labour


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Related to labour: giving birth, Labour law, labour pains
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Synonyms for labour

work

Synonyms

Antonyms

struggle

Synonyms

overemphasize

Synonyms

be disadvantaged by

Synonyms

  • be disadvantaged by
  • suffer from
  • be a victim of
  • be burdened by

left-wing

Synonyms for labour

References in classic literature ?
You bought out Farburg, the last president of the old American Federation of Labour. He was your creature--or the creature of all the trusts and employers' associations, which is the same thing.
How many strikes have you won by starving labour into submission?
"I notice that you have profited in the past by those very labour gouges you mention," insinuated Brentwood, one of the wiliest and most astute of our corporation lawyers.
It's all a rotten game, I know; and my sole kick is that you fellows are squealing now that you're down and labour's taking a gouge out of you.
Labour caught us napping and struck at our weakest place, the stomach.
This was, so far, the one unlawful act committed by labour, and that it was a concerted act he was fully convinced.
Organized labour, we knew, had its private supplies; nevertheless, the whole working class joined the bread-lines.
No cataclysm of nature had caused this, but, rather, the tyranny of the labour unions.
The proletarian is without property; his relation to his wife and children has no longer anything in common with the bourgeois family-relations; modern industrial labour, modern subjection to capital, the same in England as in France, in America as in Germany, has stripped him of every trace of national character.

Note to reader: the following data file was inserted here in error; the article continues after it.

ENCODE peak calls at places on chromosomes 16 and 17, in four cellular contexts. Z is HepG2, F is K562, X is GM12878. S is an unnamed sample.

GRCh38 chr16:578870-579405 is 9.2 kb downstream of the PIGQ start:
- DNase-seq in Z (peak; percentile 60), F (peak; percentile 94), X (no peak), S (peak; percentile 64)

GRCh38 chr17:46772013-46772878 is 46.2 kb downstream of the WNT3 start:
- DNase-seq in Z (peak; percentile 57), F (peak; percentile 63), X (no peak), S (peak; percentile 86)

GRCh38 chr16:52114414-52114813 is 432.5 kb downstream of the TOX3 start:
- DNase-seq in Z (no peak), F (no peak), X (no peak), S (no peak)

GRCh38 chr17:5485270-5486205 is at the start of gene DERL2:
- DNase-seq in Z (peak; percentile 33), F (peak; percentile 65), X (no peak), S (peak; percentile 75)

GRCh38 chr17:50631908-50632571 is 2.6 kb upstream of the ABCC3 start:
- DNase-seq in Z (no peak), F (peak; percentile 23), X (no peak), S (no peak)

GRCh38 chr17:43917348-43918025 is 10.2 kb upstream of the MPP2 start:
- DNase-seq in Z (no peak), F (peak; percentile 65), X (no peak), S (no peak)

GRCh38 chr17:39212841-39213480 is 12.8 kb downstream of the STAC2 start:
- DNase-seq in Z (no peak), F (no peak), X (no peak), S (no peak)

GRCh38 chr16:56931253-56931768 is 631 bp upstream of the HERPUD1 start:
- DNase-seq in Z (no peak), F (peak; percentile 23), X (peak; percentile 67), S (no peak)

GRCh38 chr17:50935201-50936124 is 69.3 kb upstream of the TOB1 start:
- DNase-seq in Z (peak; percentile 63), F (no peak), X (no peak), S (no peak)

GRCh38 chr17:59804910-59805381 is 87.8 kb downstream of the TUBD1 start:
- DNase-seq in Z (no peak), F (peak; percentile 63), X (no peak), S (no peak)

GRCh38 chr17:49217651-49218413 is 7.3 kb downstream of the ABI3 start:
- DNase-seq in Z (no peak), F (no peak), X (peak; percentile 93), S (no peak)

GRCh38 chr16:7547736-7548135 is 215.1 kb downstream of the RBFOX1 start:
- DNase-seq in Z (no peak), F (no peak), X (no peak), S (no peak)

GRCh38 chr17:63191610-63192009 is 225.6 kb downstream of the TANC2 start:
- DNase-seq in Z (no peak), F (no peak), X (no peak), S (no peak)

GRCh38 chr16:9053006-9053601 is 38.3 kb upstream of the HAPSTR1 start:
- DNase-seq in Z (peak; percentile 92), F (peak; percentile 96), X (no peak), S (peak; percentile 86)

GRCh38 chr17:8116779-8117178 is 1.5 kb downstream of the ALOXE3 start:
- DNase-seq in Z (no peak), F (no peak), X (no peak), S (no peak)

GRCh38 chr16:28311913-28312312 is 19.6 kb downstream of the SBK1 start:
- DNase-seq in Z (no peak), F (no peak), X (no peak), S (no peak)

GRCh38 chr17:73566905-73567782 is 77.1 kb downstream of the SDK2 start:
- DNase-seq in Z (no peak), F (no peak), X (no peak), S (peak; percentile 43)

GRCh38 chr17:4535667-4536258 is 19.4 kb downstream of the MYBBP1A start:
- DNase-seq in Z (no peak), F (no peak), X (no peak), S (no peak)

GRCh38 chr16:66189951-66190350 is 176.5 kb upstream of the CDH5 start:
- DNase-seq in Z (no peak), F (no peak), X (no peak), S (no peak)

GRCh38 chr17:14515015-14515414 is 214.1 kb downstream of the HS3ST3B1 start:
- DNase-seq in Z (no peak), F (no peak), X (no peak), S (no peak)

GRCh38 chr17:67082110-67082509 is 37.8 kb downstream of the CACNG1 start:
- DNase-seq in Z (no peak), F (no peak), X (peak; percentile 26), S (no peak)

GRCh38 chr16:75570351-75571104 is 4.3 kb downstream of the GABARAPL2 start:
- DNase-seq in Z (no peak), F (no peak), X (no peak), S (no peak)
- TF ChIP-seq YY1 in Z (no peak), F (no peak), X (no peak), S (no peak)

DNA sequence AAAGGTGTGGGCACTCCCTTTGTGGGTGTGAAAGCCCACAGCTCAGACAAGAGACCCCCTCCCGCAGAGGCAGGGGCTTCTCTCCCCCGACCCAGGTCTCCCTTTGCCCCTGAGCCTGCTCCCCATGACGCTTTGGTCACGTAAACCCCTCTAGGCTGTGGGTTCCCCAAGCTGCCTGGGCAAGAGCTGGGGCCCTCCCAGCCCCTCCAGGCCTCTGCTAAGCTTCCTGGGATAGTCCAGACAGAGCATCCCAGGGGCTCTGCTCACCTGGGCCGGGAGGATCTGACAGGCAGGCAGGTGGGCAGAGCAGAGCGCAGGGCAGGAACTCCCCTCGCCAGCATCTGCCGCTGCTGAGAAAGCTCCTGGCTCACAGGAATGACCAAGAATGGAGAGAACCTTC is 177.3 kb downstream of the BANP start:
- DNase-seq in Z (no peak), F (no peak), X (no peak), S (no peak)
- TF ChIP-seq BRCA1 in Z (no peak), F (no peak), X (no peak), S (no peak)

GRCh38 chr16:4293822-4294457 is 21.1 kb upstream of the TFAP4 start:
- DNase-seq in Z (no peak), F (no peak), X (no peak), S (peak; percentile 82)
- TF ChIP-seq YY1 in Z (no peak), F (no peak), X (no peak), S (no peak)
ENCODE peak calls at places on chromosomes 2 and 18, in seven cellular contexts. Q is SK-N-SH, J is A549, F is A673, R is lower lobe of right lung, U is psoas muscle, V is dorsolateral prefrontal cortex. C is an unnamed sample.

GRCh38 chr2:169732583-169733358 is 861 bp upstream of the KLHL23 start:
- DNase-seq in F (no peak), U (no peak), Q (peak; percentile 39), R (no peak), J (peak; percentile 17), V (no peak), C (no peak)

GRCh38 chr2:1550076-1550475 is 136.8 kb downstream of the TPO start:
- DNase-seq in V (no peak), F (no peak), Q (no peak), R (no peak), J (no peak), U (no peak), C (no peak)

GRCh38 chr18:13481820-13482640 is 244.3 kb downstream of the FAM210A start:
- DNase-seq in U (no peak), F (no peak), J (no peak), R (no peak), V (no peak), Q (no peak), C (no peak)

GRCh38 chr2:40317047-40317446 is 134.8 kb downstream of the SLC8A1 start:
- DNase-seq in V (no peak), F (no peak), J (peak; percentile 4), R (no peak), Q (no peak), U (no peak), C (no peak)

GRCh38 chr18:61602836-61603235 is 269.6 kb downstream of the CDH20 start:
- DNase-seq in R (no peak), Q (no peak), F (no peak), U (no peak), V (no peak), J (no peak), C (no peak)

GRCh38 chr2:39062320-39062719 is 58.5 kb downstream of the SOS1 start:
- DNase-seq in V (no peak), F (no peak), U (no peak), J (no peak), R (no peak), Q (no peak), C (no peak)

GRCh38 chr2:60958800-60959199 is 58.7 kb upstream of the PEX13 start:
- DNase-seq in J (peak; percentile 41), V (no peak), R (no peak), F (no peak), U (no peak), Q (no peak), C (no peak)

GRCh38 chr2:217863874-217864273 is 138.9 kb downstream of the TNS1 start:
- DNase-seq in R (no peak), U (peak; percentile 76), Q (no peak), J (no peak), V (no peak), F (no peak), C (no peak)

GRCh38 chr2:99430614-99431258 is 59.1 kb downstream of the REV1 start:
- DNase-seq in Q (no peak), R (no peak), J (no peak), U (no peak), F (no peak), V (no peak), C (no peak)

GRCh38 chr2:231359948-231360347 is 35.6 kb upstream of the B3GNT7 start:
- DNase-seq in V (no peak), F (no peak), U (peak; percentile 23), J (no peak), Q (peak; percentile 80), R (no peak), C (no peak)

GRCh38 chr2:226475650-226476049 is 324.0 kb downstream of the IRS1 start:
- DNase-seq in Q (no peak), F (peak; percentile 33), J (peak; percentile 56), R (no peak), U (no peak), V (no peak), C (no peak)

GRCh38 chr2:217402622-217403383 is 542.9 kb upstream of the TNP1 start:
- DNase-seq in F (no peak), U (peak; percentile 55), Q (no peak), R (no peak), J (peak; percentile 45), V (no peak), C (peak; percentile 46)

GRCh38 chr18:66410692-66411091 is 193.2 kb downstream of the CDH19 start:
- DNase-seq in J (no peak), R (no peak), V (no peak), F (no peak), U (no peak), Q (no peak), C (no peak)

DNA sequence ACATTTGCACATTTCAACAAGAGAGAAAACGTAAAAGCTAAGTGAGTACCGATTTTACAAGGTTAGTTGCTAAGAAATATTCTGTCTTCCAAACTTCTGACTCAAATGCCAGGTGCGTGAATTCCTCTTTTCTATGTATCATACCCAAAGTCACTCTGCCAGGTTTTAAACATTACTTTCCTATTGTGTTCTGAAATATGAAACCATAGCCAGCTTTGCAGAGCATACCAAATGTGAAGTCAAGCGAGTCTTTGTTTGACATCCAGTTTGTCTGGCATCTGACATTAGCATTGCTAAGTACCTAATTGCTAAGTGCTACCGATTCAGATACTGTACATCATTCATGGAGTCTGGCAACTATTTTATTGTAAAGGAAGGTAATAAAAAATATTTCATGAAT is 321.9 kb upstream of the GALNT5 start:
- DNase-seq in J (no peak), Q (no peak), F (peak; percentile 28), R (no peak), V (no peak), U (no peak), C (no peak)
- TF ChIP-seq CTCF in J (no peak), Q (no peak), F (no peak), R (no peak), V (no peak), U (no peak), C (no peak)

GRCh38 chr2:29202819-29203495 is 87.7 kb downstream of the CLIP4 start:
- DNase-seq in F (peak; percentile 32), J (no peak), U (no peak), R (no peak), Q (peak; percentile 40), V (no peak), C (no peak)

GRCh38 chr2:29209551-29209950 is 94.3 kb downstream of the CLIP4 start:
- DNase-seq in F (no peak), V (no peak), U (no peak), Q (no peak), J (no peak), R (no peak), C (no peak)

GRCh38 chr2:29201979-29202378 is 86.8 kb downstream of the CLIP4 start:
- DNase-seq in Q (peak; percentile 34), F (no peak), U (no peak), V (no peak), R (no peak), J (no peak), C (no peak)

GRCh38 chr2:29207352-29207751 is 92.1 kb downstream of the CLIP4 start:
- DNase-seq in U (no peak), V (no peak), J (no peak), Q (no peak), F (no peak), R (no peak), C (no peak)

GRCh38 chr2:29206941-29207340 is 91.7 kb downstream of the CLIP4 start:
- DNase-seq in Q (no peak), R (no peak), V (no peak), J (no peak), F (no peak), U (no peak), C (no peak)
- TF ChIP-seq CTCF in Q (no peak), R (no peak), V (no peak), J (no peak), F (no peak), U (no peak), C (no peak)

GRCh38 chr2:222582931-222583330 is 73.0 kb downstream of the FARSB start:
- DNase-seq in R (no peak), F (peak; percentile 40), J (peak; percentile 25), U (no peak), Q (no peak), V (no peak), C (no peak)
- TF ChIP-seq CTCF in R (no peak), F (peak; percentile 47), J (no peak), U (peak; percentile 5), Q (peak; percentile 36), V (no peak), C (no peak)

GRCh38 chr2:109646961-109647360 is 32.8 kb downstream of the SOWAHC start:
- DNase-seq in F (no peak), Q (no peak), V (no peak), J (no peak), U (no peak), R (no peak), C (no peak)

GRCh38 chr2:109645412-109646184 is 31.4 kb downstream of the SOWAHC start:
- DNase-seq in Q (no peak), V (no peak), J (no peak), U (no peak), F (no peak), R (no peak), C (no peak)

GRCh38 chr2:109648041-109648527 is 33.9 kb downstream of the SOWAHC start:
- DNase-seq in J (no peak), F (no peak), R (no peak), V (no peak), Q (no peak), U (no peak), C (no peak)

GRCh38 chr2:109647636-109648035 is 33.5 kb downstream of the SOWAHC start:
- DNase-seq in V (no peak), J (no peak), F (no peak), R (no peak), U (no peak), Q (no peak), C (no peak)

Into this fence or fortress, with infinite labour, I carried all my riches, all my provisions, ammunition, and stores, of which you have the account above; and I made a large tent, which to preserve me from the rains that in one part of the year are very violent there, I made double - one smaller tent within, and one larger tent above it; and covered the uppermost with a large tarpaulin, which I had saved among the sails.
It cost me much labour and many days before all these things were brought to perfection; and therefore I must go back to some other things which took up some of my thoughts.
But I must observe, too, that at first this was a confused heap of goods, which, as they lay in no order, so they took up all my place; I had no room to turn myself: so I set myself to enlarge my cave, and work farther into the earth; for it was a loose sandy rock, which yielded easily to the labour I bestowed on it: and so when I found I was pretty safe as to beasts of prey, I worked sideways, to the right hand, into the rock; and then, turning to the right again, worked quite out, and made me a door to come out on the outside of my pale or fortification.
I had never handled a tool in my life; and yet, in time, by labour, application, and contrivance, I found at last that I wanted nothing but I could have made it, especially if I had had tools.
And now it was that I began to keep a journal of every day's employment; for, indeed, at first I was in too much hurry, and not only hurry as to labour, but in too much discomposure of mind; and my journal would have been full of many dull things; for example, I must have said thus: "30TH.
When I had done this, I blocked up the door of the tent with some boards within, and an empty chest set up on end without; and spreading one of the beds upon the ground, laying my two pistols just at my head, and my gun at length by me, I went to bed for the first time, and slept very quietly all night, for I was very weary and heavy; for the night before I had slept little, and had laboured very hard all day to fetch all those things from the ship, and to get them on shore.